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24 Apr, 2015 04:09

Not playing chicken: Minnesota declares bird flu state of emergency

Not playing chicken: Minnesota declares bird flu state of emergency

Minnesota is the second state to declare an emergency due to a fast-spreading bird flu epidemic at poultry farms across the Midwest. The highly contagious H5N2 strain of avian influenza has led to the killing of more than 7.3 million birds in the US.

In Minnesota, H5N2 has been found on 46 farms in 16 counties, affecting more than 2.6 million turkeys and chickens, Reuters reported. No human infections have been reported in this outbreak.

"There's no reason for anybody in the state of Minnesota to be concerned about their own health," Governor Mark Dayton (D) said at a press conference on Thursday after declaring the state of emergency.

Nevertheless, state health officials said they were expediting prescriptions for the antiviral drug Tamiflu for farm workers and others who have been in direct contact with infected flocks. That step follows recommendations from the US Centers for Disease Control and Prevention.

The 140 people in the state who have worked directly with sick birds have been monitored by the Minnesota Department of Health. None have tested positive for bird flu, the department's spokesman, Michael Schommerm, said.

Minnesota Declares Bird Flu Emergency, Offers Drug to Workers - http://t.co/h1RuHBtufchttp://t.co/ORzgJcOkvFpic.twitter.com/5RRtLp88PL

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Minnesota is the nation’s largest turkey producer, and 45 commercial turkey farms and one “backyard flock” of poultry ‒ 151 birds ‒ have been struck by the bird flu thus far, according to the Minneapolis Star Tribune.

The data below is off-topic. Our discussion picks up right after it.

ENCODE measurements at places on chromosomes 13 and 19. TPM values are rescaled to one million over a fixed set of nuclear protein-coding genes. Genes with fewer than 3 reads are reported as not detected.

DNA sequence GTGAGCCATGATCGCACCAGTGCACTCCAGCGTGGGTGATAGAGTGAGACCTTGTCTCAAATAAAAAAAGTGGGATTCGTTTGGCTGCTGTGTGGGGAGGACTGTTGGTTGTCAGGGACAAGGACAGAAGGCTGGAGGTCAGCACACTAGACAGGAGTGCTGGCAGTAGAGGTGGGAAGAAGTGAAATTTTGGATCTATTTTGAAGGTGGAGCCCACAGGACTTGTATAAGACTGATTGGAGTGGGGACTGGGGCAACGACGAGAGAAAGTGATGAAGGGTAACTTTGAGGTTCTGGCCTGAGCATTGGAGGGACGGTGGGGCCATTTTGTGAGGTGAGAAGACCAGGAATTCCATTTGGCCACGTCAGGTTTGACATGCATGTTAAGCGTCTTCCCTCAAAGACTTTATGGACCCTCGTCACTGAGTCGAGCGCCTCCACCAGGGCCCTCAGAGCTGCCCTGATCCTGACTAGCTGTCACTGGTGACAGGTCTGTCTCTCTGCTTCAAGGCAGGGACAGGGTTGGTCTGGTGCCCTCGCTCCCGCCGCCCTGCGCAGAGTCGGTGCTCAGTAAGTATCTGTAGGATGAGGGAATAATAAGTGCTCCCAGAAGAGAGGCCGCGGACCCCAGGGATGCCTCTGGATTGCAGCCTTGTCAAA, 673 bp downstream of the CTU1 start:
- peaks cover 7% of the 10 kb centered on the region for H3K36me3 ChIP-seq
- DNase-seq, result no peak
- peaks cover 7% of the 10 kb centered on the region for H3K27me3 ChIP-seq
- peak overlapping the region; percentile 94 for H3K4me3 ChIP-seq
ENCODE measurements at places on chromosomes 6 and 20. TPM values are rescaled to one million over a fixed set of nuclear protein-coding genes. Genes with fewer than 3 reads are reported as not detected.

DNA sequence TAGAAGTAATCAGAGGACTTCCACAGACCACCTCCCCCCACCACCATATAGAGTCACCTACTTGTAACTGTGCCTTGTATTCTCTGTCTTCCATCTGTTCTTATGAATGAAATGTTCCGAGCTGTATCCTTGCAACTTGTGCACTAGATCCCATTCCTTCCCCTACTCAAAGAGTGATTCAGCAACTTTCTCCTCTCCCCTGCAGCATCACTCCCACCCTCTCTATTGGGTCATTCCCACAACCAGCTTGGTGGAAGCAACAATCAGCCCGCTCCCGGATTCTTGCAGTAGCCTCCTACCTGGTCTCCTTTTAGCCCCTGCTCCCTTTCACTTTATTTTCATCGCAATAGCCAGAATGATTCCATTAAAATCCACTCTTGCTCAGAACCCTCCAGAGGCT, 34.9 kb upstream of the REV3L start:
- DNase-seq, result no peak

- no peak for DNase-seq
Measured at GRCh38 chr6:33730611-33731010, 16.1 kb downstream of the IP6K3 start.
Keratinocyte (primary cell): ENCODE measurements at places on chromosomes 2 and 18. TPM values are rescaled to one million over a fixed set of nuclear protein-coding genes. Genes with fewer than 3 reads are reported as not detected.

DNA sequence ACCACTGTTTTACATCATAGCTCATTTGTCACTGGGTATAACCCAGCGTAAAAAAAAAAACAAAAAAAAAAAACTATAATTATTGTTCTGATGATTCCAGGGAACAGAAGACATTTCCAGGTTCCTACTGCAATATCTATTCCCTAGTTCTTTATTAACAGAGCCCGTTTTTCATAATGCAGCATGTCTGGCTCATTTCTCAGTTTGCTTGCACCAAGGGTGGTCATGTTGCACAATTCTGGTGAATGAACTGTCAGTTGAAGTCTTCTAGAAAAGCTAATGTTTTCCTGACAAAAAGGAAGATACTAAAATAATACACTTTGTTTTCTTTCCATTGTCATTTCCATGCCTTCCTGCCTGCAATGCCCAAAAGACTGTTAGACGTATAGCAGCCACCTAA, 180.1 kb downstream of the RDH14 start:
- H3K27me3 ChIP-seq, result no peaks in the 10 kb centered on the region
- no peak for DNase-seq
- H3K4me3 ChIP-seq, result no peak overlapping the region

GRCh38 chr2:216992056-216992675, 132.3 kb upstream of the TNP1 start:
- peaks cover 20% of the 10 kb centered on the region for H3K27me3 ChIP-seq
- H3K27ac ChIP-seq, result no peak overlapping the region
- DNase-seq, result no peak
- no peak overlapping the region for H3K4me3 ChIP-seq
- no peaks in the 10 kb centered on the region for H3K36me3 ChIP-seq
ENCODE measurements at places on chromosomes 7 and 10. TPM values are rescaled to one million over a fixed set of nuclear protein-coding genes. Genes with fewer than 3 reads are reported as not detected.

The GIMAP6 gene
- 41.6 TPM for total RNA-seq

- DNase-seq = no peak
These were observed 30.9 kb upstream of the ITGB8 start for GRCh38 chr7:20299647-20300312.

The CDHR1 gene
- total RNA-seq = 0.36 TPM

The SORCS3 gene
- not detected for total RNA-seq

On Thursday the bird flu spread from turkeys to chickens, as a farmer in northwestern Minnesota said his egg-laying operation with 300,000 chickens had been infected.

“This is a moving target, and the number of farms affected has continued to increase,” Dayton said. “We don’t know what the ceiling will be.”

If the problem is not addressed quickly, bird flu is capable of destroying an entire flock in less than 48 hours.

Two bird flu strains have been discovered in the United States this year. The H5N2 strain is in Arkansas, Idaho, Iowa, Kansas, Minnesota, Missouri, Montana, North Dakota, Oregon, South Dakota, Washington and Wisconsin. It has also been identified on farms in Ontario, Canada.

READ MORE: Chicken cull: 5.3mn hens to be slaughtered as huge bird flu outbreak reported in Iowa

The H5N8 strain has been identified in California and also in Idaho, according to US Department of Agriculture data.

Minnesota followed in Wisconsin’s footsteps in declaring a state of emergency. Governor Scott Walker (R-Wisconsin) authorized the state’s National Guard to assist authorities responding to the bird flu in three counties. It has been found in six Wisconsin flocks affecting over a million chickens and turkeys, WITI reported.

Wisconsin must act "quickly and efficiently to contain the outbreak and protect domestic poultry," Walker said when he declared the state of emergency.

In Iowa on Monday, more than 5.3 million hens were scheduled be euthanized at an egg-laying facility after the majority of them were found to be contaminated with the lethal H5N2 strain.

Iowa is home to more than 58 million egg-laying hens, according to the USDA. It produces one-fifth of all eggs consumed in the US.

Authorities have not pinpointed the source of the bird flu, which is believed to have spread from hen to hen via bird droppings. There is a theory it could have originated from wild birds traveling through the Mississippi flyway, a migratory path that stretches from the Mississippi River up to Canada’s Mackenzie River.